posted by Brian B. at 10:07 AM on December 12, 2009


A. J. Liebling is credited with coining the term. He's still correct though -- anyone out of Second City, the comedy troupe who's made it big has done it by leaving chicago for LA or NY.
posted by garlic at 10:20 AM on December 12, 2009


You mention John Candy, Dan Akroyd, et al. without mentioning to Alan Alda, Alan Arkin, Ed Asner, Del Close, Valerie Harper, Linda Lavin, Elaine May, Anne Meara, Jerry Stiller, or Joan Rivers?

Lame sauce.

:)
posted by jeanmari at 10:23 AM on December 12, 2009


Is it possible that you need to do improv in order to appreciate the improv talents of others? Or that you need to learn to appreciate improv? I spent my youth not finding Jonathon Winters funny, and now I'm spending my adult years not finding Fred Willard funny.
posted by acrasis at 10:42 AM on December 12, 2009


Scott Adsit, Andy Richter, Mike Nichols, Dan Castellaneta...

Here's the big old list.
posted by Iridic at 10:43 AM on December 12, 2009


Second City, indeed.
posted by Paddle to Sea at 10:54 AM on December 12, 2009


Also, I've mentioned it before, but if you love comedy and you love documentaries, Second to None is the most amazing film I've ever seen. It shows the slow build of an Second City Improv Show over time, how the sketches evolve, and how funny stuff that shows up in practice ends up in improv games. More than anything, it is proof how quality improv is really dependent upon practice and practice with the same group who ends up knowing each other so well that their interaction looks effortless.
posted by jeanmari at 11:05 AM on December 12, 2009 [1 favorite]


That Ryan and Colin clip in the FP is narrated by Joe Flaherty, also an SC alum and Lindsay and Sam's father on Freaks and Geeks! Smart comedy eff tee doubleyew.
posted by wemayfreeze at 11:06 AM on December 12, 2009


I had a big list of Second City alumni and started to link each and every one of them to something or other (hey, Dan Castellaneta is an alumnus so here's a link to Homer Simpson!), but... do you any any idea how many famous alumni it has? So instead I just chose links that actually had something to do with Second City.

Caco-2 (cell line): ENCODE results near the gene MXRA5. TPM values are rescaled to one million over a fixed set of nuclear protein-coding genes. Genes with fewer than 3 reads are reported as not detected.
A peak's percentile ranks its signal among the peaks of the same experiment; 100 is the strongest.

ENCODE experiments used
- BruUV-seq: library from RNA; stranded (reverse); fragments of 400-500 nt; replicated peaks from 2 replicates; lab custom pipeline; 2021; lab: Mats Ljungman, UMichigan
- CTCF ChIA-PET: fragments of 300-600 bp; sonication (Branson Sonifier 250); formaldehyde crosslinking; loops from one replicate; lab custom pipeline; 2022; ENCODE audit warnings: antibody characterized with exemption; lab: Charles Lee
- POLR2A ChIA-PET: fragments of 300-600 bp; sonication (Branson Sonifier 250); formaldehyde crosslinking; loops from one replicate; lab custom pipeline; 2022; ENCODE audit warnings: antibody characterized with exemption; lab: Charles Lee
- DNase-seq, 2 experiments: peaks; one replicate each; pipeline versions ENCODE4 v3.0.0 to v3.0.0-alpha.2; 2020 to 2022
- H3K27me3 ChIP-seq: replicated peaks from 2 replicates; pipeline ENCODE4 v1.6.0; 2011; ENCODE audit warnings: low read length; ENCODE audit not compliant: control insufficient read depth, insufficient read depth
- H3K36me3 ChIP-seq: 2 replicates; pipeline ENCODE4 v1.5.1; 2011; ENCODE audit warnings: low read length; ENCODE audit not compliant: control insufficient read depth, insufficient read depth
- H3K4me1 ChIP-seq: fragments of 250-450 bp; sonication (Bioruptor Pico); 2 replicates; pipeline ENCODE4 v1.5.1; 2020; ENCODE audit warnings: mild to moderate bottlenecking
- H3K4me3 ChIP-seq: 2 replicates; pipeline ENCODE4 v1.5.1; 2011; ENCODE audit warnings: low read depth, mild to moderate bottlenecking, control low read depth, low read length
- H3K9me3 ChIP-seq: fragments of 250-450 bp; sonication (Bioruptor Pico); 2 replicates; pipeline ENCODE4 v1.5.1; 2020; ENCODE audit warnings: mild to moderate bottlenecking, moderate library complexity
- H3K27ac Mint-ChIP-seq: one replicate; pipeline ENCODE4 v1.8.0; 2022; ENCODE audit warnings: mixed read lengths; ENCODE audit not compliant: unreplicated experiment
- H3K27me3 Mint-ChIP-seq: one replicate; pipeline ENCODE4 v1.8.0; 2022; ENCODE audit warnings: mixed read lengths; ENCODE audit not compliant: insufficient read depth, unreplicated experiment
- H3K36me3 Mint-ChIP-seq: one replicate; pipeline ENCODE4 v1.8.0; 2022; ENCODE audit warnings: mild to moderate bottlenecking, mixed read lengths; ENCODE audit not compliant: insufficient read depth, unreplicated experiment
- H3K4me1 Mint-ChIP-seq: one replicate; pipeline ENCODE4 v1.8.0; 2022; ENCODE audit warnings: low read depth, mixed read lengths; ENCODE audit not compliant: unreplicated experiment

Feel free to add more links as needed.
posted by twoleftfeet at 11:07 AM on December 12, 2009


Bob Odenkirk, Shelley Long <3>Manson :)
posted by vronsky at 12:04 PM on December 12, 2009


what the ?

Manson
posted by vronsky at 12:06 PM on December 12, 2009 [1 favorite]


(cracks fingers and prepares to reminisce)

That website evolved from an initiative in 1998 when I joined The Second City's corporate promotions arm, Second City Communications. Headquartered on the other side of the bar, over the staircase leading up from the street and then led by the "Grand Poobah of Comedy" Joe Keefe, for reasons known only to the powers that be, the corporate graphics designer (GD), the accountant (controller?) and the account executive (yours truly) were based in 1207 E.Carson Street, Pittsburgh PA.

My email address to do business development for tradeshows, corporate events and other fun stuff was scctradsho@aol.com - I wept and whined, bullied and cried, and flew to Toronto to meet with Andrew Alexander to convince him of the need for a "infini@secondcity.com" email address - in those years the money was flowing from the IT industry into Comdex, Networld + Interop, E3 and all - and who would take an AOL (fer chrissakes peeps) address seriously? {from the wayback machine note the shift to the bellatlantic.net email address while we wait ;p}

The GD and I went to meet a website design firm called Halo and I remember the colour sketches of curtains and a stage. How cool it was, all maroon and animated ;p If I recall correctly from my old resume, the final result of that push to redesign was an 65% increase in merchandising sales and 35% increase in response rate to "cold calls" - spam was not yet that big an issue and it was still okay to email lists of tradeshow exhibitors with an offer to do their shtick.

I was the first H1B employee in their 40 years (my, how time flies), the only Indian engineer from Bangalore who was clueless about programming computers employed in America at that time (just before the Y2K bug hit, so they figured they needed to get on the bandwagon ;p) and on my first visit to HQ I was chased around the meeting room by "cowboys" wanting to scalp the Indian. Heh. We earned two free tickets to the Main stage every week and I'd use mine to impress clients and guests I'd want to entertain in Chicago, or Toronto. I regret never seeing Detroit. I still have my secret Santa gift from the annual Christmas party - my first blizzard in Chicago - and we were also given silver card cases with a $100 bill inside from the president.